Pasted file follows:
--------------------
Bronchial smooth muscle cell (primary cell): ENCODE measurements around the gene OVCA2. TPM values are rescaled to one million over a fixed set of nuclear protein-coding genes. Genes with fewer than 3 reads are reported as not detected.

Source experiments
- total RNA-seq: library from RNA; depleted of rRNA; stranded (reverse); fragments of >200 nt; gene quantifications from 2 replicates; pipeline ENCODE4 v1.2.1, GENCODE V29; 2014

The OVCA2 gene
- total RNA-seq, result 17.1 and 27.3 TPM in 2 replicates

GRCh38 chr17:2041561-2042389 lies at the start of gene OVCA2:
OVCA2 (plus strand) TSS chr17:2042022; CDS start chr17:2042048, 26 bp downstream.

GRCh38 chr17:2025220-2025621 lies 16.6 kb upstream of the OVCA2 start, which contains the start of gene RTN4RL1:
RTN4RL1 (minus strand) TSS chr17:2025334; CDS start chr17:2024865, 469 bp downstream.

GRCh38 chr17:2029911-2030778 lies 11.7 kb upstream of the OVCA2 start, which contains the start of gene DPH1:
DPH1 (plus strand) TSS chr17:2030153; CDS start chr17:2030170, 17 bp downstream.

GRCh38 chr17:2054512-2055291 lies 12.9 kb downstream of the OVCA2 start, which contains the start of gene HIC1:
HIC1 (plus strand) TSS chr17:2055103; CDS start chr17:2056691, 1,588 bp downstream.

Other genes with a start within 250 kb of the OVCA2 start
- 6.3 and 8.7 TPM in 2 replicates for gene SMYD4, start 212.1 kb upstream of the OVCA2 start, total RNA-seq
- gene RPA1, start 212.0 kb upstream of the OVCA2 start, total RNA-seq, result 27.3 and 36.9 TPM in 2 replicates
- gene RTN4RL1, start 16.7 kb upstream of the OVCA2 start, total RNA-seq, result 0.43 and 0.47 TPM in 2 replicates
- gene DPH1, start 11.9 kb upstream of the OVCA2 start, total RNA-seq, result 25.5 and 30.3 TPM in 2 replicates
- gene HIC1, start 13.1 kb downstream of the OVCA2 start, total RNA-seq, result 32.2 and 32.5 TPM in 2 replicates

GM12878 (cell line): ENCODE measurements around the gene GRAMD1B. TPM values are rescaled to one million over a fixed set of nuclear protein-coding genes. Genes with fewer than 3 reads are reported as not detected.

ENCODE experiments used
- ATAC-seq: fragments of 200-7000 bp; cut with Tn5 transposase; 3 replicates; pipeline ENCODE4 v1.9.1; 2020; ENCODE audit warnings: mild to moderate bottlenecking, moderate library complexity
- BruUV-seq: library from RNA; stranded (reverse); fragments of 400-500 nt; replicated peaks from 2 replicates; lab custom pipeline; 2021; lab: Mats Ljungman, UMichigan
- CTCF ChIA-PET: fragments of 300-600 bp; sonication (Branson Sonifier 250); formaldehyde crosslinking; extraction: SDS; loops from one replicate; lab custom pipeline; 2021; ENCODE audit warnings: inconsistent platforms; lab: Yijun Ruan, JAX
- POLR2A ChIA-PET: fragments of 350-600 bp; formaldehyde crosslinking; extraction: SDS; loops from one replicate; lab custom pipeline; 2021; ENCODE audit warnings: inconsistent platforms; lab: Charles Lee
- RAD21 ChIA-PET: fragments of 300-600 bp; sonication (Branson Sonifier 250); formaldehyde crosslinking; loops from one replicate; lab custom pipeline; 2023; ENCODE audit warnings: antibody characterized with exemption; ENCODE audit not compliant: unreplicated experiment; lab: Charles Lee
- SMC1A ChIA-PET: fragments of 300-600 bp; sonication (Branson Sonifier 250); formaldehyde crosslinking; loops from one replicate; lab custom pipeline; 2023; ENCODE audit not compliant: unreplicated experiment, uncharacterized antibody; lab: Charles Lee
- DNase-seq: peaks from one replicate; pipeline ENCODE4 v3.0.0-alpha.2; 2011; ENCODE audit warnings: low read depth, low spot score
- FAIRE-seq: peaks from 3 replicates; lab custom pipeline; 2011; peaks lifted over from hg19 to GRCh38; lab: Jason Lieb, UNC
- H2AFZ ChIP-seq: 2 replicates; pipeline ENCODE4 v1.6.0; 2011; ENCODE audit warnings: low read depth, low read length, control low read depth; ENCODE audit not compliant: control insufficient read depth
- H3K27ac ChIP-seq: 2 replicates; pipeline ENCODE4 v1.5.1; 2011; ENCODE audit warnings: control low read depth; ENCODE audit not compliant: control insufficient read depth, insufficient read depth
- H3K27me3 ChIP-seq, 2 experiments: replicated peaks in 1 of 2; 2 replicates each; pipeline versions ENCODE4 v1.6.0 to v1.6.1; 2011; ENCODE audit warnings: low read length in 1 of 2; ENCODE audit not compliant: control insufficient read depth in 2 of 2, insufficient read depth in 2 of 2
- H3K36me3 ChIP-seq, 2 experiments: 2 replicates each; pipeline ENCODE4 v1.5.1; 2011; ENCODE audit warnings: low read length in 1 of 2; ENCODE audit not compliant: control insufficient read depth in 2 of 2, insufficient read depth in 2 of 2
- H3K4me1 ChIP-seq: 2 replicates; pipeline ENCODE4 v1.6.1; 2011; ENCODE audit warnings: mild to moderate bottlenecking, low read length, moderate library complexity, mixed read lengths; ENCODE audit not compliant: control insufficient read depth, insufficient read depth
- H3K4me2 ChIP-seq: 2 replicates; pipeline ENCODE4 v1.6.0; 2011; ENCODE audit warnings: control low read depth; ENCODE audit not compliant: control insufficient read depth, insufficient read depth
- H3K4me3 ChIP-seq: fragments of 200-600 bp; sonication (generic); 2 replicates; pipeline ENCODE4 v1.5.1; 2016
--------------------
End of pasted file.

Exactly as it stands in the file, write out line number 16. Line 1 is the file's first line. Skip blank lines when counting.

- gene RPA1, start 212.0 kb upstream of the OVCA2 start, total RNA-seq, result 27.3 and 36.9 TPM in 2 replicates